Keywords: Collusion; Digital Marketing Agencies; Facebook; Google; GSP; Internet Auctions; Online Advertising; VCG.
    JEL: C72 D44 L81
    Date: 2019–04–23
  9. By: Bonnet, Céline; Bouamra-Mechemache, Zohra
    Abstract: During the period 2006 to 2012, French competition authorities pressed charges against the country’s top 11 firms for engaging in a price-fixing cartel in the fresh dairy store brand segment. Using an empirical vertical bargaining model, this paper studies the effects of the "yogurt cartel" on the price of store brand and national brand products, on the profit sharing between dairy dessert companies and retailers, and consumer welfare. We find that data supports collusive behavior in the dairy dessert market. The cartel leads to price effects for store brands varying from 7.3% for other dairy desserts to 11.3% for yogurts, and those price effects would even be stronger if the cartel also affects the ability of retailers to negotiate with manufacturers. We also show that in a hypothetical situation without the collusion of private label providers, the prices of national brands would have been higher and manufacturers’ profits for the sales of their national brand products would have been lower. The cartel thus benefits manufacturers both in the national brand and private label markets. We show that the national brand dairy dessert market should be taken into account when evaluating the damages to the private label dairy dessert market, which the French competition authorities failed to do.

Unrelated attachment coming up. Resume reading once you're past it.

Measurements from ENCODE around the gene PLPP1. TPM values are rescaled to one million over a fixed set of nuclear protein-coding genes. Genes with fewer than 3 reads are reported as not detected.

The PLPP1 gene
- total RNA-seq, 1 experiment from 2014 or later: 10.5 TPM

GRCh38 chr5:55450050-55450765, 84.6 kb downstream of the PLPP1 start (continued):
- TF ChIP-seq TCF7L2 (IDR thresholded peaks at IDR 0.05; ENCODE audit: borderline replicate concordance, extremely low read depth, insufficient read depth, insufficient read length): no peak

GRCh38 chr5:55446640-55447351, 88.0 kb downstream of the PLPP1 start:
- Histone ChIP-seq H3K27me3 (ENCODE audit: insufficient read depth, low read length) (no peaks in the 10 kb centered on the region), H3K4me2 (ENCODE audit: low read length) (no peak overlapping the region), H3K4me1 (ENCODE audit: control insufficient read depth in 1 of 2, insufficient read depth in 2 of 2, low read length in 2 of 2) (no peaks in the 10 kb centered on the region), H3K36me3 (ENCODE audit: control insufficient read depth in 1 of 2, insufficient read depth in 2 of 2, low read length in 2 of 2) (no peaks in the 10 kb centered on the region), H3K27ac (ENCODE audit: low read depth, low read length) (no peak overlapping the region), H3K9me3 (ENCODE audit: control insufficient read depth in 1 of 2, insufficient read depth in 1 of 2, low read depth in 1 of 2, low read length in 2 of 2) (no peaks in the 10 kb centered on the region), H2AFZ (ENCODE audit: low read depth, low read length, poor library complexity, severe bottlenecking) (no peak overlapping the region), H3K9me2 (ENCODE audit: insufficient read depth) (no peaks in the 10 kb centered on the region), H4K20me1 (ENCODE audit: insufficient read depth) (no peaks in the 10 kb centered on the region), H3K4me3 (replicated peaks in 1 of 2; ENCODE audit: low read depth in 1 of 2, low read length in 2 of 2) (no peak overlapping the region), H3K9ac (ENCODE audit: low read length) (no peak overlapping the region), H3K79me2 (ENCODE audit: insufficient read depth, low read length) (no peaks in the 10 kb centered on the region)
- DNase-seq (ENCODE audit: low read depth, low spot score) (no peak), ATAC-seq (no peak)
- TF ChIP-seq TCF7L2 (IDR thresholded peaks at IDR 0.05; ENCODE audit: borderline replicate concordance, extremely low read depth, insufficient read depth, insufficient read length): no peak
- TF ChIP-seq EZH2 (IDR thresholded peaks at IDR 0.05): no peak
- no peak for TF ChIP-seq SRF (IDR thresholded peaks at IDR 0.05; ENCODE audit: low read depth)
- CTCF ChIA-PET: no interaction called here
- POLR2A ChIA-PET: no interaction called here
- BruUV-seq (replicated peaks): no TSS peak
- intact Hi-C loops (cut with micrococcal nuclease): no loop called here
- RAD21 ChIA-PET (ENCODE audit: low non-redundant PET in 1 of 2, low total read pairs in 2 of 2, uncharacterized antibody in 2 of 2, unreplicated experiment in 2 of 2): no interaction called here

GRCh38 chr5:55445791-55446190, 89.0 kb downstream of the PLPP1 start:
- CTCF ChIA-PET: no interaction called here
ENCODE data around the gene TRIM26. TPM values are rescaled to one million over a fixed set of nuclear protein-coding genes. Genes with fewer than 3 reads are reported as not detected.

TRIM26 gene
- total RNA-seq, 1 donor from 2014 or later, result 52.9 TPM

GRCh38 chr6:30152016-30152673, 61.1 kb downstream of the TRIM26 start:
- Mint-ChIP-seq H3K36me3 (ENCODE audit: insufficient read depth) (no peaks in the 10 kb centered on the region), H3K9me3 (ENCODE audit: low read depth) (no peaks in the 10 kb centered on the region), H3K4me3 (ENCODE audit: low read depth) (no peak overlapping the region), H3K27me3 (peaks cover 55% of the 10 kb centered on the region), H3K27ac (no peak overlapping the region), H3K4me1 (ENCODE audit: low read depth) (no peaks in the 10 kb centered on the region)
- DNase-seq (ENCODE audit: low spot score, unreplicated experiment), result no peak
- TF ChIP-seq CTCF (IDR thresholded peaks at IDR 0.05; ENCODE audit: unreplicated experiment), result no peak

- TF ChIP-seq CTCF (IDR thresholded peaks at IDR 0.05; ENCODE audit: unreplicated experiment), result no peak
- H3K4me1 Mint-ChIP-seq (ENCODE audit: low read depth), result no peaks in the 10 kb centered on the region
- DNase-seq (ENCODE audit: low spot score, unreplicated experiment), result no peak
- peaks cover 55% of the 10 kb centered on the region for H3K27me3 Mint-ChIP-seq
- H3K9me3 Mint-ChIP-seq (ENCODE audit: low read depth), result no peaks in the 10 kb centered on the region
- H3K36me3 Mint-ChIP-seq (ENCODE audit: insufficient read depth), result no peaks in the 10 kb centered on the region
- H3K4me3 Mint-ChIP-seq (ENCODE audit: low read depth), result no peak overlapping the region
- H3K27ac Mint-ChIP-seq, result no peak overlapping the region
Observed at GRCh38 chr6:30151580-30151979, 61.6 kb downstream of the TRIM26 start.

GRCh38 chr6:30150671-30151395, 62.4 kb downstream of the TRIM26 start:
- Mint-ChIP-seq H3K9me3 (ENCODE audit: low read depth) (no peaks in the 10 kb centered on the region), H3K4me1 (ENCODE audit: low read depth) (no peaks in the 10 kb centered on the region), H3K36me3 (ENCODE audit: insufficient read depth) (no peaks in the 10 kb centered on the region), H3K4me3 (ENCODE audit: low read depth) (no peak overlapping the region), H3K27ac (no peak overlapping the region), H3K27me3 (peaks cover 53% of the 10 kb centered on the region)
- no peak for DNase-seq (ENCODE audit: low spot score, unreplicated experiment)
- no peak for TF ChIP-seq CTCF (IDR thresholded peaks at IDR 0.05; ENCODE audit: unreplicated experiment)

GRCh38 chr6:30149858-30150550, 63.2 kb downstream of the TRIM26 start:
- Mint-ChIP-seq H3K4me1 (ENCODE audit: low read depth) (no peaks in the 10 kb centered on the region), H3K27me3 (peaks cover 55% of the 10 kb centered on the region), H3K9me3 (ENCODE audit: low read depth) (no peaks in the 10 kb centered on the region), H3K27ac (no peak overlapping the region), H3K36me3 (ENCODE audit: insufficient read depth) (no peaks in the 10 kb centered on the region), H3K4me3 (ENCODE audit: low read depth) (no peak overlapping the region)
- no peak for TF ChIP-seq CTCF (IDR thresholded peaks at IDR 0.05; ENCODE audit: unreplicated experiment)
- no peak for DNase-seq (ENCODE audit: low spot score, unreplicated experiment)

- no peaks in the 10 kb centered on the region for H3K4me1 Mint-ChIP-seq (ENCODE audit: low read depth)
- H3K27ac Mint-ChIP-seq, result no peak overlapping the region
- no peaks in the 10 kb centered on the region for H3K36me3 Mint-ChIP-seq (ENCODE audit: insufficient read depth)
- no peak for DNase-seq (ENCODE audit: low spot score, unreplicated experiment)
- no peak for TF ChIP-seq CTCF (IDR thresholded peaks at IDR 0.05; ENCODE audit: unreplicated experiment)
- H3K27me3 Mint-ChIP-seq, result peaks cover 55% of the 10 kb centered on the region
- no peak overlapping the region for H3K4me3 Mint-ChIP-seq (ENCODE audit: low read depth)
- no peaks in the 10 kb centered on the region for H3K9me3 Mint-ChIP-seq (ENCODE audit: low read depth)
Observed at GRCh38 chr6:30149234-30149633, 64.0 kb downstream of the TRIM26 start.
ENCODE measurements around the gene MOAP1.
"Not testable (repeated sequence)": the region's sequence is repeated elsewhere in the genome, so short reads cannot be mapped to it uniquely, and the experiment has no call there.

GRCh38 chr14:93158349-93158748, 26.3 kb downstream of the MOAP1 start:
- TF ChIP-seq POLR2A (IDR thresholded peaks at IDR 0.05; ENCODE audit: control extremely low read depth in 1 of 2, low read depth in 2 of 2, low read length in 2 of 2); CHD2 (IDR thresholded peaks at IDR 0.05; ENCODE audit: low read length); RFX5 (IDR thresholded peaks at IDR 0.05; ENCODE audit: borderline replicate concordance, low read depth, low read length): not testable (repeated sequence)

Keywords: Yogurt cartel; private label; bargaining; profit sharing; food; collusion.
    JEL: L13 L41 L66
    Date: 2019–05–02
  10. By: McGowan, Féidhlim
    Date: 2018
  11. By: Graubner, Marten; Ostapchuk, Igor; Gagalyuk, Taras
    Abstract: With the emergence of large, horizontally integrated farm enterprises especially in Eastern European countries, the question arises whether these agroholdings exercise market power in (local) land markets. Using a theoretical framework of spatial competition that accounts for the presence of multi-farm agroholdings, we derive equilibrium prices under alternative spatial competition settings. Based on the investigation of Ukrainian farms, we provide a theoretical explanation and empirical support that farms affiliated with an agroholding possess (ceteris paribus) more land and set higher land rental prices compared to independent farms. The results indicate that agroholdings can act as price leaders in local land markets.
    Keywords: Land Economics/Use
    Date: 2019–03–28
  12. By: Tang, Edward Chi Ho; Leung, Charles Ka Yui; Ng, Joe Cho Yiu